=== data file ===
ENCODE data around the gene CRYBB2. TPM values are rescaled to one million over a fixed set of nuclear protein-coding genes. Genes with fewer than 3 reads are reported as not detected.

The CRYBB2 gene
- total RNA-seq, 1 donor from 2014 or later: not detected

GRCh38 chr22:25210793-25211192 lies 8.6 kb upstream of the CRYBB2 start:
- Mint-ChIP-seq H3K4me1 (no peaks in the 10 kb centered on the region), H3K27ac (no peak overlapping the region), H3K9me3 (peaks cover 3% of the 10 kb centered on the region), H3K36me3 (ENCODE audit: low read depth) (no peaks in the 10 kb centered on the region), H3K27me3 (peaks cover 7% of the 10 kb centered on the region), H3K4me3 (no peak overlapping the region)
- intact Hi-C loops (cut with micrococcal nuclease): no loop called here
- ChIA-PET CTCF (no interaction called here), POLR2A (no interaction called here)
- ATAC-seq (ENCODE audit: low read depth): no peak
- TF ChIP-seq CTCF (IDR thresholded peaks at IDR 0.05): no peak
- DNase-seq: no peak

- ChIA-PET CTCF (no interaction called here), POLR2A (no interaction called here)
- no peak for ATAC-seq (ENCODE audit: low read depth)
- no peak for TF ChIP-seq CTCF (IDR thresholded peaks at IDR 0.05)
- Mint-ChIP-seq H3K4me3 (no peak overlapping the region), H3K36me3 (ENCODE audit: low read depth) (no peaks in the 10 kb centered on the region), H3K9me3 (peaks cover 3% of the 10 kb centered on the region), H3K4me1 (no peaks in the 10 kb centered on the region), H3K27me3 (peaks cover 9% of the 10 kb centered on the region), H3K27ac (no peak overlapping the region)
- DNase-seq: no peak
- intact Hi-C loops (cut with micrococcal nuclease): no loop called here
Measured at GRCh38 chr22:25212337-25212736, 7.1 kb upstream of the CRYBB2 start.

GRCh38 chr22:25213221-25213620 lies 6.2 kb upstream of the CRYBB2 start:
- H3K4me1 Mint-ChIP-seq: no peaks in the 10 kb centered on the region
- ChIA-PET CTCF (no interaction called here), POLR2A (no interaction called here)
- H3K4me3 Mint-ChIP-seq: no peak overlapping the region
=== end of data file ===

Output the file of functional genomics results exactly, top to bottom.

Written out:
ENCODE data around the gene CRYBB2. TPM values are rescaled to one million over a fixed set of nuclear protein-coding genes. Genes with fewer than 3 reads are reported as not detected.

The CRYBB2 gene
- total RNA-seq, 1 donor from 2014 or later: not detected

GRCh38 chr22:25210793-25211192 lies 8.6 kb upstream of the CRYBB2 start:
- Mint-ChIP-seq H3K4me1 (no peaks in the 10 kb centered on the region), H3K27ac (no peak overlapping the region), H3K9me3 (peaks cover 3% of the 10 kb centered on the region), H3K36me3 (ENCODE audit: low read depth) (no peaks in the 10 kb centered on the region), H3K27me3 (peaks cover 7% of the 10 kb centered on the region), H3K4me3 (no peak overlapping the region)
- intact Hi-C loops (cut with micrococcal nuclease): no loop called here
- ChIA-PET CTCF (no interaction called here), POLR2A (no interaction called here)
- ATAC-seq (ENCODE audit: low read depth): no peak
- TF ChIP-seq CTCF (IDR thresholded peaks at IDR 0.05): no peak
- DNase-seq: no peak

- ChIA-PET CTCF (no interaction called here), POLR2A (no interaction called here)
- no peak for ATAC-seq (ENCODE audit: low read depth)
- no peak for TF ChIP-seq CTCF (IDR thresholded peaks at IDR 0.05)
- Mint-ChIP-seq H3K4me3 (no peak overlapping the region), H3K36me3 (ENCODE audit: low read depth) (no peaks in the 10 kb centered on the region), H3K9me3 (peaks cover 3% of the 10 kb centered on the region), H3K4me1 (no peaks in the 10 kb centered on the region), H3K27me3 (peaks cover 9% of the 10 kb centered on the region), H3K27ac (no peak overlapping the region)
- DNase-seq: no peak
- intact Hi-C loops (cut with micrococcal nuclease): no loop called here
Measured at GRCh38 chr22:25212337-25212736, 7.1 kb upstream of the CRYBB2 start.

GRCh38 chr22:25213221-25213620 lies 6.2 kb upstream of the CRYBB2 start:
- H3K4me1 Mint-ChIP-seq: no peaks in the 10 kb centered on the region
- ChIA-PET CTCF (no interaction called here), POLR2A (no interaction called here)
- H3K4me3 Mint-ChIP-seq: no peak overlapping the region